It is easy to turn an old notebook into a wireless AP. I don't know Fuduntu. I
use Debian, therefore the following instructions are Debian centric but can
easily be adapted to other distributions as well. What differs are the
package names and the location of the configuration files.
The following packages are needed:
In the following it is assumed that your wireless connection is
your wired one
eth0, you need to adapt it to your setup.
First you need to set up the bridge. Remove or comment out any entries that
eth0 in the file
/etc/network/interfaces and add the
Setting up the bridge
iface br0 inet dhcp
bridge_ports eth0 wlan0
pre-up ifconfig eth0 0.0.0.0 up
pre-up ifconfig wlan0 0.0.0.0 up
pre-up brctl addbr br0
pre-up brctl addif br0 eth0
post-down ifconfig wlan0 0.0.0.0 down
post-down ifconfig eth0 0.0.0.0 down
post-down brctl delif br0 eth0
post-down brctl delbr br0
Setting up hostapd
hostapd daemon to use a particular configuration file: Ensure the
following line is present in
Now you can set up your wireless network. Here I just provide an example
configuration. The exact values depend on your hardware, which encryption is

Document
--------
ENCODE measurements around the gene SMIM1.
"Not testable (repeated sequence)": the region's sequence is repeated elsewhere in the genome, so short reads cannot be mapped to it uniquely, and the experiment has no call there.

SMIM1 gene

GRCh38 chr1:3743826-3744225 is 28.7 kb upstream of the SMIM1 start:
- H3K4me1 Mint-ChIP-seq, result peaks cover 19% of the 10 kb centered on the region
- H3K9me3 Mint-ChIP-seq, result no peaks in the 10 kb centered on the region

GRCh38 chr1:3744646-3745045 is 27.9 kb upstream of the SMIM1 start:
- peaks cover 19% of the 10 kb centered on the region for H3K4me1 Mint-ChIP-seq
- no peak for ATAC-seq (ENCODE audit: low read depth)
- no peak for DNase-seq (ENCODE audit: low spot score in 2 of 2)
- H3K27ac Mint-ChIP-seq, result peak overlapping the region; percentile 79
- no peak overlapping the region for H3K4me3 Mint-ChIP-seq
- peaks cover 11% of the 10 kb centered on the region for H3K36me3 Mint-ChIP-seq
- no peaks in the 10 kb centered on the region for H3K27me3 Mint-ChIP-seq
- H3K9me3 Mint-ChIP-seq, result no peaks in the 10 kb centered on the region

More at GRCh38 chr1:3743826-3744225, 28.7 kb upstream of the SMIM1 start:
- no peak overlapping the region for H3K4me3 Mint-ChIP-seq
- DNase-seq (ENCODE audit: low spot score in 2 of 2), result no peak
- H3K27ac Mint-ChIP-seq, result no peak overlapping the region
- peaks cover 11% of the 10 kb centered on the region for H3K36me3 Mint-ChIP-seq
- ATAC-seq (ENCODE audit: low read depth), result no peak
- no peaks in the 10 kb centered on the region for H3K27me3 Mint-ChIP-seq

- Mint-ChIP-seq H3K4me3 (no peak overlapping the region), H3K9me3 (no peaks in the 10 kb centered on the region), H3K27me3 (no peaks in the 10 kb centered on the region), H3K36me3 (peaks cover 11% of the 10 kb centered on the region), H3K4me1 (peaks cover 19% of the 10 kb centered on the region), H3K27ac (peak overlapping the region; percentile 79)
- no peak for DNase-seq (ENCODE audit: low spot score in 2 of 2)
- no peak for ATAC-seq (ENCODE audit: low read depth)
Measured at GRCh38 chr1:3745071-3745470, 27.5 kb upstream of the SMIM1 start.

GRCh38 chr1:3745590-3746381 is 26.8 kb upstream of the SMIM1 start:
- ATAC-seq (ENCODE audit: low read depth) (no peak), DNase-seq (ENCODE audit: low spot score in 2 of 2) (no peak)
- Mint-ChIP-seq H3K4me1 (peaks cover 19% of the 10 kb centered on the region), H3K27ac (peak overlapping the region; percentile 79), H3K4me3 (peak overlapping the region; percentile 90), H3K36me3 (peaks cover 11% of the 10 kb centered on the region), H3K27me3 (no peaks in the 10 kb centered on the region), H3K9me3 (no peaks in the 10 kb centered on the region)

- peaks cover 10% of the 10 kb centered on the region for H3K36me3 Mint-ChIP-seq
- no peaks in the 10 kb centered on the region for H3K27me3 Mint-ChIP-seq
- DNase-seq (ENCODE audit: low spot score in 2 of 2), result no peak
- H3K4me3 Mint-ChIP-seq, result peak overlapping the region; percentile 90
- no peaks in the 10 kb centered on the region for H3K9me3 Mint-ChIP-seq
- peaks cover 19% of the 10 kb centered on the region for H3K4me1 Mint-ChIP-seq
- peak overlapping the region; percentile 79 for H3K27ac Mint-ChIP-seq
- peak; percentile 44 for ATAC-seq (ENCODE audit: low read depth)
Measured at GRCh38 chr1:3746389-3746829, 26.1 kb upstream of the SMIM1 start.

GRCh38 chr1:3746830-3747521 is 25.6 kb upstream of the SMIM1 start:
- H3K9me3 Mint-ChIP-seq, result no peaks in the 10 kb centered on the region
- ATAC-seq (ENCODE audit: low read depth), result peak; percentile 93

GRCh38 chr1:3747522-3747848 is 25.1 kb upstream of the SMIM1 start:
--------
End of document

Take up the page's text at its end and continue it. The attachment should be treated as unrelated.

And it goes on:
supported and your environment (e.g. surrounding networks). Open the file
/etc/hostapd/hostapd.conf and ensure the following values are set.
Important here is to select a driver that works with hostapd and your
hardware. The SSID is a random string to identify your network. The channel
should be picked, so that there is the least interference with the surrounding
networks. The passphrase should be at least eight characters long.
For the other options read the provided configuration file. It is heavily
commented and almost serves as a manual.
Starting the access point
Now you can bring up the interfaces
and start the access point
Another possible solution
The FreeBSD distribution pfSense is a firewalling and routing platform with AP functionality. Everything can be set up nicely using a GUI. Behind the scenes it also uses
hostap, but the configuration is simpler and more user friendly. The drawback of using pfSense is that you should not do your regular computing on the same box, pfSense expects to be running on a dedicated system, although this is not a technical requirement.